A Neuroscience Question about Kant
pn8886 at csc.albany.edu
Fri Feb 24 10:08:43 EST 1995
In article <FAIN.95Feb23215917 at cyboscine.etho.caltech.edu>,
Dan Fain <fain at etho.caltech.edu> wrote:
>In article <3i5dj3$29c at ixnews2.ix.netcom.com> mcnerney at ix.netcom.com (Gerald McNerney) writes:
>> According to Kant, these modes reside in our understanding. Anything we
>> understand must conform to these categories.
>> If this is so, then there must exist some mechanism of understanding
>> which forms these categories. It would be a set of circuit structures,
>> or chemical messengers or some other neural mechanism that causes this.
>> Is there anything in neuroscience that resembles this, that could
>> account for either the 12 categories of the understanding, or the space
>> and time modes of perception?
>This metatheory would have to be predictive at lower levels of
>abstraction in order to be tied to neural function. For example, it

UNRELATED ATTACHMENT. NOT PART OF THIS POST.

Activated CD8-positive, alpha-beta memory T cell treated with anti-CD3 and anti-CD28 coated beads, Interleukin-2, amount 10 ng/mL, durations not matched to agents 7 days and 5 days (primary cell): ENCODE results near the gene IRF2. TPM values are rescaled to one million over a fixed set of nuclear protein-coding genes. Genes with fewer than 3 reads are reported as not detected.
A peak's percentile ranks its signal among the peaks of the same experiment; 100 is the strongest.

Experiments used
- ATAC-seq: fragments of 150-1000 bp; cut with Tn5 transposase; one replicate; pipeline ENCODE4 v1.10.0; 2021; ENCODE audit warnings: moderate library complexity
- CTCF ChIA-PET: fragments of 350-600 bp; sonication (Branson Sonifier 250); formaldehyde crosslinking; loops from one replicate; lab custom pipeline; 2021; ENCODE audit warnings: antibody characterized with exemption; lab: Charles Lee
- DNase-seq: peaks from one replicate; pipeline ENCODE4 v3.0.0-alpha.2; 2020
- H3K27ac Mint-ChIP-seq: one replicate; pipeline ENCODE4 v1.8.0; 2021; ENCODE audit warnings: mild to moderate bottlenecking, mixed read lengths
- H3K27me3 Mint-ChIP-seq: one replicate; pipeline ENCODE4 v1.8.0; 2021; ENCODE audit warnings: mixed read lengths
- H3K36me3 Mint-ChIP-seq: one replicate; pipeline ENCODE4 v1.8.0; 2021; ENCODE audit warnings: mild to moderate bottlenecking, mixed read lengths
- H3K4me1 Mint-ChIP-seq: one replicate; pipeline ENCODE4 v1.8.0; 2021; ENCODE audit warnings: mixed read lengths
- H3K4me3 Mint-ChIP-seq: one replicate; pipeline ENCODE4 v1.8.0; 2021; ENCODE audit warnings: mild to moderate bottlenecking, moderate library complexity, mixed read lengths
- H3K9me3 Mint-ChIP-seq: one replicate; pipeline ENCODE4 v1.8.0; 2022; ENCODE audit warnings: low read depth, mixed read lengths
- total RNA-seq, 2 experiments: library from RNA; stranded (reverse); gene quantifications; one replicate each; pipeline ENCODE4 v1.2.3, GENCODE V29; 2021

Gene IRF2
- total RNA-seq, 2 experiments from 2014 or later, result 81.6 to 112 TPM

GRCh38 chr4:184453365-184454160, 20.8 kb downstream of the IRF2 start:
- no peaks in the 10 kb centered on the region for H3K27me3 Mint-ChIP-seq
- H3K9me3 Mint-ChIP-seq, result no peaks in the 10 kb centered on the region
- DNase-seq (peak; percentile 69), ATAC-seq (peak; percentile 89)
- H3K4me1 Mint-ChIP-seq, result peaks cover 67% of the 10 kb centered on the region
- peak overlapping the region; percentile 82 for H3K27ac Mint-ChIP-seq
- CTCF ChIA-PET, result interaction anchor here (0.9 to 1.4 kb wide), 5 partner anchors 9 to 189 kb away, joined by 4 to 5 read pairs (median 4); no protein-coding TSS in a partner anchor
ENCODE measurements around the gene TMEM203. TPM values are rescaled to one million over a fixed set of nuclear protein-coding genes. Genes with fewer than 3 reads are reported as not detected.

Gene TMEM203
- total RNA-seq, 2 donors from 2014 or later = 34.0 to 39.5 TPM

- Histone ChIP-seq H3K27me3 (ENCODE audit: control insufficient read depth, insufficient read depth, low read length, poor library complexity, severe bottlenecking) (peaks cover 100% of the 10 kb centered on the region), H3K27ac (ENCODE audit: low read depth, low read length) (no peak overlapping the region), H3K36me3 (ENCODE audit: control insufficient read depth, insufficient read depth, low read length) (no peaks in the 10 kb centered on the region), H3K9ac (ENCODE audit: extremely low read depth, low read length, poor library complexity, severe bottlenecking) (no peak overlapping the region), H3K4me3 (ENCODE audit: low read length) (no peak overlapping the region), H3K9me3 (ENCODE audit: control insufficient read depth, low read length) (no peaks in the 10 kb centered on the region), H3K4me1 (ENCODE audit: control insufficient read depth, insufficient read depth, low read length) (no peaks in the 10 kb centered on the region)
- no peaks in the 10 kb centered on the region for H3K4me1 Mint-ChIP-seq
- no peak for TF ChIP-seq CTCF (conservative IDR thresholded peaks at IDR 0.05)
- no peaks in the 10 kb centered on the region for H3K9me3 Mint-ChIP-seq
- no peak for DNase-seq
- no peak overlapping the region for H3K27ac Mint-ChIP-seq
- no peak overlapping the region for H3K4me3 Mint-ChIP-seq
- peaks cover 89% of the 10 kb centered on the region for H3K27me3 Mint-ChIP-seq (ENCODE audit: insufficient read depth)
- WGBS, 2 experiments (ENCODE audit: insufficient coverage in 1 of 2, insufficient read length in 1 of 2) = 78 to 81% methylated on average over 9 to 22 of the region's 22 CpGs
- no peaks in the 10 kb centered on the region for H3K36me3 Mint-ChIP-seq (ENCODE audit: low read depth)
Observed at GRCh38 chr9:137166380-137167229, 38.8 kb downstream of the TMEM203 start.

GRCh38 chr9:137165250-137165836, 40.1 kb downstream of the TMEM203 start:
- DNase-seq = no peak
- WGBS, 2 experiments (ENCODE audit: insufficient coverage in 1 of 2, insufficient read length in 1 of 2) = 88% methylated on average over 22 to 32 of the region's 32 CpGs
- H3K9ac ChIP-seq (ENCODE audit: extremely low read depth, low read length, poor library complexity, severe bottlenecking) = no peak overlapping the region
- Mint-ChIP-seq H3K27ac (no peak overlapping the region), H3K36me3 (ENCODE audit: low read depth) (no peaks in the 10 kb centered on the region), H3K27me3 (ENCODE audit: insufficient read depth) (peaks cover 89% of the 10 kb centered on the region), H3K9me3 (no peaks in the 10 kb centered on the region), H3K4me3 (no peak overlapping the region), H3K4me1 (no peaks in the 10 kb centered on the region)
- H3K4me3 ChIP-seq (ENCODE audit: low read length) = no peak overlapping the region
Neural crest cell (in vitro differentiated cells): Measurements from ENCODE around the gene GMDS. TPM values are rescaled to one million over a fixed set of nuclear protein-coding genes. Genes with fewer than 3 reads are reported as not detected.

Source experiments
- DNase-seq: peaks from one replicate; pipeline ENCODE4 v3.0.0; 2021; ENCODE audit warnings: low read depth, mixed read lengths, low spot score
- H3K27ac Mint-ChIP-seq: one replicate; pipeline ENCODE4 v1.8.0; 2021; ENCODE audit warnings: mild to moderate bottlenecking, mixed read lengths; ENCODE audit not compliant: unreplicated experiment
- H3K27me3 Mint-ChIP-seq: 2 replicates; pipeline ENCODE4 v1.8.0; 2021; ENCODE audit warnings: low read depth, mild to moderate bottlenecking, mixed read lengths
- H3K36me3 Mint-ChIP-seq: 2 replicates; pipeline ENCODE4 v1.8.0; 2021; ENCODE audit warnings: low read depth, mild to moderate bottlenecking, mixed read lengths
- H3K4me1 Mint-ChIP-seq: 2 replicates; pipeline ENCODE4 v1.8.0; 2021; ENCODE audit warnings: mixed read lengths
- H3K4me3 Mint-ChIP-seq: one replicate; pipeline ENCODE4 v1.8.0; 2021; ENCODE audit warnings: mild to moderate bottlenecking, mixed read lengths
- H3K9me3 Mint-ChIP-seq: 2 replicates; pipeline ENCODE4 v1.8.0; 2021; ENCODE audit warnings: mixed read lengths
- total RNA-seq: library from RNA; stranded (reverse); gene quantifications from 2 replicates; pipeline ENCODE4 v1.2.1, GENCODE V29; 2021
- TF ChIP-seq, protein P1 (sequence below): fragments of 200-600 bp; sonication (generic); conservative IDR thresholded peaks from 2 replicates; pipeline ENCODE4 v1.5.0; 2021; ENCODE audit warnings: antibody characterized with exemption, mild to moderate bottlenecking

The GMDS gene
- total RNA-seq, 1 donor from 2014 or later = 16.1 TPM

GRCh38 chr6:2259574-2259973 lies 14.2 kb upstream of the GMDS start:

>might predict that people would not make certain distinctions, or
>formulate certain thoughts. This would be just a starting point, and
>it would be within the realm of cognitive science (see sci.cognitive)
>or symbolic artificial intelligence (see comp.ai.philosophy).
>Even if this theory could be verified through psychological
>experiment, it would be quite hard to relate it to low-level brain
>mechanisms. For example, phonemes may be thought of as atomic units
>of language--yet no one has explained their perception in terms of
That (perception of phonemes in terms of neurobiology) would be a
really facinating line of research. Are you absolutely certain that
no one has look at this?
Philip "Chris" Nicholls Department of Anthropology
Institute for Hydrohominoid Studies SUNY Albany
University of Ediacara pn8886 at cnsunix.albany.edu
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